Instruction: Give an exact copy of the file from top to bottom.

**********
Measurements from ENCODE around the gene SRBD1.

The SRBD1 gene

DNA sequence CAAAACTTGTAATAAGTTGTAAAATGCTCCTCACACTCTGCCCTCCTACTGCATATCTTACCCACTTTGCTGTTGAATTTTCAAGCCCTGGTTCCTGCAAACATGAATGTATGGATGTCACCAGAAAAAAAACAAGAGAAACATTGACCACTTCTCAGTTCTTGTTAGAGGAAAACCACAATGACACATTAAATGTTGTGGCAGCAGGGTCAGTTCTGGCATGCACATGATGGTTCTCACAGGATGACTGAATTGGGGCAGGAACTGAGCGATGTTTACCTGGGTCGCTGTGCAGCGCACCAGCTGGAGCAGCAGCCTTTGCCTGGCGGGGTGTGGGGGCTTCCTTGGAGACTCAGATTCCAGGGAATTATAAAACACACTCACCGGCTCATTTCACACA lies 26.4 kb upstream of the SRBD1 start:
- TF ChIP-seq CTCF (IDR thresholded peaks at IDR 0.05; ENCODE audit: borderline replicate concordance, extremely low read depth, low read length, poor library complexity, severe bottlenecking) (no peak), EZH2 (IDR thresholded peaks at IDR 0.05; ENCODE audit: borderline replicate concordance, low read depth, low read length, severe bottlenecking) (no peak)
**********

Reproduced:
Measurements from ENCODE around the gene SRBD1.

The SRBD1 gene

DNA sequence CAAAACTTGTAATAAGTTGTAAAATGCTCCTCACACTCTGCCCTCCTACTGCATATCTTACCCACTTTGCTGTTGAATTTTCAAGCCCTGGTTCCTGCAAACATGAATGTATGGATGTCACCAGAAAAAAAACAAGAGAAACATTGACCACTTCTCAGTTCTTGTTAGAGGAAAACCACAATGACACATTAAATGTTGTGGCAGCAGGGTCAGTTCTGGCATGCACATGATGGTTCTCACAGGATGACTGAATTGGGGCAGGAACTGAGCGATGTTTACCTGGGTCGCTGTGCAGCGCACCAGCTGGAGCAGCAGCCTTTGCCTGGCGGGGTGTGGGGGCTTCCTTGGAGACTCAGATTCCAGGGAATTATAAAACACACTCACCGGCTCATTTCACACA lies 26.4 kb upstream of the SRBD1 start:
- TF ChIP-seq CTCF (IDR thresholded peaks at IDR 0.05; ENCODE audit: borderline replicate concordance, extremely low read depth, low read length, poor library complexity, severe bottlenecking) (no peak), EZH2 (IDR thresholded peaks at IDR 0.05; ENCODE audit: borderline replicate concordance, low read depth, low read length, severe bottlenecking) (no peak)